The strong unwritten rule in the Washington Legislature is people are supposed to vote their consciences on bills, but toe the party line on procedural matters.
That rule got tested and stretched Tuesday. Legislative party decorum won over individual beliefs.
The Majority Coalition Caucus voted down 25-23 a Democratic attempt to revive two dead bills — the DREAM Act and the Reproductive Parity Act.
The showdown had Sens. Rodney Tom, D-Medina, and Steve Litzow, R-Mercer Island, voting down the attempt, despite their support of the two bills. Tom is leader of the Majority Coalition Caucus.
Tuesday's attempt involved the so-called "Ninth Order" in which 25 senators can put a bill to a full floor vote after that legislation has died in committee. The House passed both bills, but the measures never got out of the appropriate Senate committees because two conservative chairwomen — Sen. Barbara Bailey, R-Oak Harbor, and Sen. Randi Becker, R-Eatonville — opposed the legislation and have the power to keep bills from leaving their committees. Many House Republicans supported the DREAM Act and none supported the Reproductive Parity Act.
Tom opposed the Ninth Order move because, he said, it would lead to other senators bringing up dead bills during that Ninth Order legislative segment. "The Ninth Order is about control of the floor," he said. He contended the Ninth Order segment could have lasted hours or days with senators constantly reviving bills before the segment was closed.
"I would have to defeat 30 Roach bills and 40 Benton bills," Tom said. Sen. Pam Roach, R-Auburn, and Don Benton, R-Vancouver are among the 23-Republican-two-Democrat coalition's most conservative members, and have many bills stalled in committee or in the Rules Committee, which is the majority-coalition-controlled gateway between committees and full floor votes. Benton's dead bills include requiring a teen girl to notify her parents before getting an abortion, and requiring proof of citizenship before someone can get a Washington driver's license — a bill aimed at undocumented immigrants.
Last year, Tom, Sen. Tim Sheldon, D-Potlatch, and then-Sen. Jim Kastama, D-Puyallup, split with the Democratic majority on a Ninth Order vote to bring a Republican budget to the full Senate floor and pass it. Tom and Sheldon are the two Democrats in the majority coalition, which has a 25-24 advantage over the minority Democrats.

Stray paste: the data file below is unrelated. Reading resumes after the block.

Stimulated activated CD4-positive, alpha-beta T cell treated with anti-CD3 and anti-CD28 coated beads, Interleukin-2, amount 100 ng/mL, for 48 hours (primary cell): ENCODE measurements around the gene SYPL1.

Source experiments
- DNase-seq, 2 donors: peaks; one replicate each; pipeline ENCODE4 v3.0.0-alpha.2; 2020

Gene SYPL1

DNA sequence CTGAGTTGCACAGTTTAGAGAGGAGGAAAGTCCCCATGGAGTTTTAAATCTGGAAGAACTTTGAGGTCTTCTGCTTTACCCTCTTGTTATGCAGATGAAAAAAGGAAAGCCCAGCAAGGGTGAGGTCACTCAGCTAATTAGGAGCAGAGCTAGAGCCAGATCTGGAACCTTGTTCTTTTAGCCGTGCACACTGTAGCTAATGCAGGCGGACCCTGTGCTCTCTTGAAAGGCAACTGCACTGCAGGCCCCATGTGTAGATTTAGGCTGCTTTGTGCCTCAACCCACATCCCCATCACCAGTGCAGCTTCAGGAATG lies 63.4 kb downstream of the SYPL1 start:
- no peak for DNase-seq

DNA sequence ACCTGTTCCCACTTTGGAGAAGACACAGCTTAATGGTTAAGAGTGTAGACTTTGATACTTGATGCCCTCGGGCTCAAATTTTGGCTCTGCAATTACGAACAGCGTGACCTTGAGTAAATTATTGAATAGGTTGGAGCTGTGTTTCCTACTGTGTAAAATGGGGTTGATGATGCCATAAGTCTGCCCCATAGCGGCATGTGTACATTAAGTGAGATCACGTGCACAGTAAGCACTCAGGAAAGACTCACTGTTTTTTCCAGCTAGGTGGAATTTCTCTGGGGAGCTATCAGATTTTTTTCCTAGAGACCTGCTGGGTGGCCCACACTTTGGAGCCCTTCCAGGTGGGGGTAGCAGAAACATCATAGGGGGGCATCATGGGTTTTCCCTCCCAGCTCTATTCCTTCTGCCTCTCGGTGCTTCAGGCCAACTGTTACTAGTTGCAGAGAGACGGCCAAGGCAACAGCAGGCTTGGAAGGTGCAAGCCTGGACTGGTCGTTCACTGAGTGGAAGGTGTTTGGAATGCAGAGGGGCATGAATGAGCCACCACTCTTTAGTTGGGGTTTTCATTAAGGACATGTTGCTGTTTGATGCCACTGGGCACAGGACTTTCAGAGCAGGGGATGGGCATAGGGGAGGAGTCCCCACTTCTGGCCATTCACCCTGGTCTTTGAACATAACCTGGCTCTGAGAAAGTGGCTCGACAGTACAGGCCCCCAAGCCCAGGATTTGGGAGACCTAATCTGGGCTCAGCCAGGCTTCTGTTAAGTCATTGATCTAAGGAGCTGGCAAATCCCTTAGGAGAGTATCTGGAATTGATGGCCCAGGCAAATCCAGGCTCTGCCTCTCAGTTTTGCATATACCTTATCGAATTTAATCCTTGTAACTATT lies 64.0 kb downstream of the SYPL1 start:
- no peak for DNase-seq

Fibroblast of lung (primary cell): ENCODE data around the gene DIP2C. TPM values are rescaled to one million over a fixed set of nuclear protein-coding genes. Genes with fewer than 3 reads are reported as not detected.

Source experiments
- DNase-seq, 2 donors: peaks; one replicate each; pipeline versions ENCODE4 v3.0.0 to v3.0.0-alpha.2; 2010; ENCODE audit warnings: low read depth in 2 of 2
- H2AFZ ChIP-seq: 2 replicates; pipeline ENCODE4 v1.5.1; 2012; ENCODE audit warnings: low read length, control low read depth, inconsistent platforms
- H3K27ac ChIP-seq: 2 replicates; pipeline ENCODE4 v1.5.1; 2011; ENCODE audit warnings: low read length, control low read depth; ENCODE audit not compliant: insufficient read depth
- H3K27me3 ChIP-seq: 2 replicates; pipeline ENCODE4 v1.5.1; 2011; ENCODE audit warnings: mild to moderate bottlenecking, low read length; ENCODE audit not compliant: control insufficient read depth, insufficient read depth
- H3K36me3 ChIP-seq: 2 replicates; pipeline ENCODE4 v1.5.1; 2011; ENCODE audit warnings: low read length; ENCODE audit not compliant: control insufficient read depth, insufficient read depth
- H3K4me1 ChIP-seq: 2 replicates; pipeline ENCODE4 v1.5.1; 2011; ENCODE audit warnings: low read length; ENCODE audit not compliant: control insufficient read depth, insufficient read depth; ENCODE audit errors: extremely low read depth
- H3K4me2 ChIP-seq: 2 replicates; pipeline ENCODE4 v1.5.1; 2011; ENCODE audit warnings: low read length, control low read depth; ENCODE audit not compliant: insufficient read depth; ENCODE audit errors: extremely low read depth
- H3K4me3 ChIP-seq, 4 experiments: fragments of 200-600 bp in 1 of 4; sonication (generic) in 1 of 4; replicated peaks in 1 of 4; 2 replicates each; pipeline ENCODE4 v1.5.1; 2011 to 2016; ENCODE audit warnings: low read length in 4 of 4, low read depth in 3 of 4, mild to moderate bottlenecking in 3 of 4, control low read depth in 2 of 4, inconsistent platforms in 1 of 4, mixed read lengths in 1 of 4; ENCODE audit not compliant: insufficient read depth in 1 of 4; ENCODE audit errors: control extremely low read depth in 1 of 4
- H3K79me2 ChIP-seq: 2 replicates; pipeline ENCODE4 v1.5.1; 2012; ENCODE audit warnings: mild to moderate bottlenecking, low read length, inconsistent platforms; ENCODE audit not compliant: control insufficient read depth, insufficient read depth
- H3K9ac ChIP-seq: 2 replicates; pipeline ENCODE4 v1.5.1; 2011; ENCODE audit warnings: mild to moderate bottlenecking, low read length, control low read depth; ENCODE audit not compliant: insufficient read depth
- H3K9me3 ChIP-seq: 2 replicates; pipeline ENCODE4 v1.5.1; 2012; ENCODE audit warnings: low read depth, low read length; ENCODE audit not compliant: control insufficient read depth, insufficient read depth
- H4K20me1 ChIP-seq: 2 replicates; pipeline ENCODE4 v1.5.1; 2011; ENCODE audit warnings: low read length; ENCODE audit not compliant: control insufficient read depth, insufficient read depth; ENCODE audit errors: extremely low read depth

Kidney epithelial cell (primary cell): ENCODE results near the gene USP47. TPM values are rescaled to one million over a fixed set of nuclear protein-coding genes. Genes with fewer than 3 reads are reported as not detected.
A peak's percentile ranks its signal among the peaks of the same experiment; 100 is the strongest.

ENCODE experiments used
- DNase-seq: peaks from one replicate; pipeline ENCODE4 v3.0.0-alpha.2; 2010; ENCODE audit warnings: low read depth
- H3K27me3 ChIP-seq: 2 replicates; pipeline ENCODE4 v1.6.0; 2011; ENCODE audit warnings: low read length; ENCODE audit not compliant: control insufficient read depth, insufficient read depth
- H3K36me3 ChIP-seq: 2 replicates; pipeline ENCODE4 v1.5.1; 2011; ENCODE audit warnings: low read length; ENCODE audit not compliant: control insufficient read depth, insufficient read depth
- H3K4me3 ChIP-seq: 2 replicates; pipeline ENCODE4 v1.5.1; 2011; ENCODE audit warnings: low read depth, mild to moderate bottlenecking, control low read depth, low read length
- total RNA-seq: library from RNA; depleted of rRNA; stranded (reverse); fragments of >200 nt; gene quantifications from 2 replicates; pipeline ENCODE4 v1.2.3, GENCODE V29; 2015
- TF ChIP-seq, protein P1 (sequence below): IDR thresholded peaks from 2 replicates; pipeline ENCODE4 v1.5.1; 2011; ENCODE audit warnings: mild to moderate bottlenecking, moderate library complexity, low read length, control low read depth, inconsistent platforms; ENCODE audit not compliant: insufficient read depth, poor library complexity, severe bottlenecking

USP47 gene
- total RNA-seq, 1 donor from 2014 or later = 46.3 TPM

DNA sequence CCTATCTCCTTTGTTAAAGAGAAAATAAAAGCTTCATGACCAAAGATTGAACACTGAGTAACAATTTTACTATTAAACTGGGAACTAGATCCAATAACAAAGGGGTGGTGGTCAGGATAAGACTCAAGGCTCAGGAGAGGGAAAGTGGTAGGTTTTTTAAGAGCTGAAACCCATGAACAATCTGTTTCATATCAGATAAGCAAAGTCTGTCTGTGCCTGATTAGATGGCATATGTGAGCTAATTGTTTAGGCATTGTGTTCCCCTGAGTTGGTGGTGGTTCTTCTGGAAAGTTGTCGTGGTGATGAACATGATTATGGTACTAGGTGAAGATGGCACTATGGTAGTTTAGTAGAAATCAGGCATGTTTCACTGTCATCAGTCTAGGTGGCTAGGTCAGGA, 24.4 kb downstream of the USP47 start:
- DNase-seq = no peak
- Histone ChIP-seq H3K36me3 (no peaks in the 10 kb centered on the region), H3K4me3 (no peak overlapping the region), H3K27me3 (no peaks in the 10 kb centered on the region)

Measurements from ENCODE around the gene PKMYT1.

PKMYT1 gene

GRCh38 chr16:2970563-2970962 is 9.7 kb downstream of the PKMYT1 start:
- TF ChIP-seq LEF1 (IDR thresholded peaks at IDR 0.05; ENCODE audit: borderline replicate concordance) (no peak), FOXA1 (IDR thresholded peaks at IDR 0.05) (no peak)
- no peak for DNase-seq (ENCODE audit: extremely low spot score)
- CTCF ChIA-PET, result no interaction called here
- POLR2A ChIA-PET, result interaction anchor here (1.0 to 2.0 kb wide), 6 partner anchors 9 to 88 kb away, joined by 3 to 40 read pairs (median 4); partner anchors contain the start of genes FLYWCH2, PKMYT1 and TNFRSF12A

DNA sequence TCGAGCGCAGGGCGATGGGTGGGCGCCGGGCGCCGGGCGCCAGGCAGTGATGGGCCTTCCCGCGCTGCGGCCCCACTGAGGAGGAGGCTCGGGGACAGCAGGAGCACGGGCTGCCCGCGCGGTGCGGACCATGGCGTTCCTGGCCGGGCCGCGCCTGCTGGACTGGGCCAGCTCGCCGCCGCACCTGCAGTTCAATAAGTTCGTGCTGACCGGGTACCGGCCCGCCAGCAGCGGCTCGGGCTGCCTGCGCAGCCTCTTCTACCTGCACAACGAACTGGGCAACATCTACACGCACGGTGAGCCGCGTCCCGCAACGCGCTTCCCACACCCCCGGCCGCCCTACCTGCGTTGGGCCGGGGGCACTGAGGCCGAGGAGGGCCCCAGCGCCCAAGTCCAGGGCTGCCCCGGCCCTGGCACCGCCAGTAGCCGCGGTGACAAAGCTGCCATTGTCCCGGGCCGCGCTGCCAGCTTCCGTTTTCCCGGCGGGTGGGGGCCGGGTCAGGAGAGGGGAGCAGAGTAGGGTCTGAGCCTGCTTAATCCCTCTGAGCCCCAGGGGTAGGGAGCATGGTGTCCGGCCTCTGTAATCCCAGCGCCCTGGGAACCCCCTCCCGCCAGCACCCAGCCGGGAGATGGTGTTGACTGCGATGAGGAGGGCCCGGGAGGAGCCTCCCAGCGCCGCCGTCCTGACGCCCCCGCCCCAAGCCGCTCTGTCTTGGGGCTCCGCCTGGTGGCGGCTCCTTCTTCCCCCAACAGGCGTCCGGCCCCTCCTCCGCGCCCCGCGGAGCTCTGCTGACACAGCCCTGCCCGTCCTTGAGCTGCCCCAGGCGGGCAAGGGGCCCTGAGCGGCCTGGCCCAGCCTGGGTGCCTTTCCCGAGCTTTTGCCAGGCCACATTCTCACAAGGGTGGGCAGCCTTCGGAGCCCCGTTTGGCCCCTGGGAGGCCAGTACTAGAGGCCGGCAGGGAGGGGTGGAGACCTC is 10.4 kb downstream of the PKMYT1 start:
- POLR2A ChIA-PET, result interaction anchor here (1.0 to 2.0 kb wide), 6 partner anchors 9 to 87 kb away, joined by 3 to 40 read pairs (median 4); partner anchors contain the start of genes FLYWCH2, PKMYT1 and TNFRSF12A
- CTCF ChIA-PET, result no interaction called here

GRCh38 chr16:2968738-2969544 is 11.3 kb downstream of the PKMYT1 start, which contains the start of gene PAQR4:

Tom said the 2012 budget Ninth Order maneuver was different because it was limited to the budget.
However, Senate Minority Leader Ed Murray, D-Seattle, called for the Ninth Order to be used Tuesday only for the DREAM Act and Reproductive Parity Act. Murray said that he believed he had at least 25 votes — including those of Tom and Sen. Steve Litzow, R-Mercer Island — for the Reproductive Parity Act. He believed he had at least 30 votes — including Tom's — for the DREAM Act.
The DREAM Act provides possible financial aid to children of undocumented immigrants who graduate from state high schools and want to apply to college. The Reproductive Parity Act would order insurance companies who provide maternity-related insurance to also cover abortions.
Murray contended the Ninth Order vote showed that bipartisanship, which the Majority Coalition Caucus has preached since when it was formed last December, does not exist in the Senate. "We just were looking for a little bipartisanship here — just one or two (majority coalition members to cross the aisle,)" Murray said.
Murray made his remarks on the same day that Democratic Gov. Jay Inslee and legislators of both parties announced the introduction of a last-minute bill to toughen penalties for driving under the influence convictions.
Theoretically, the minority Democrats could still try to attach the Reproductive Parity and DREAM bills as amendments to other bills on the floor, hoping to pick up a couple OF coalition crossover votes.
Tuesday's 25-23 Ninth Order vote included Sen. James Hargrove, D-Hoquiam, crossing party lines to vote with the Majority Coalition Caucus. Murray said Hargrove supported the DREAM Act, but opposed the Reproductive Parity Act.
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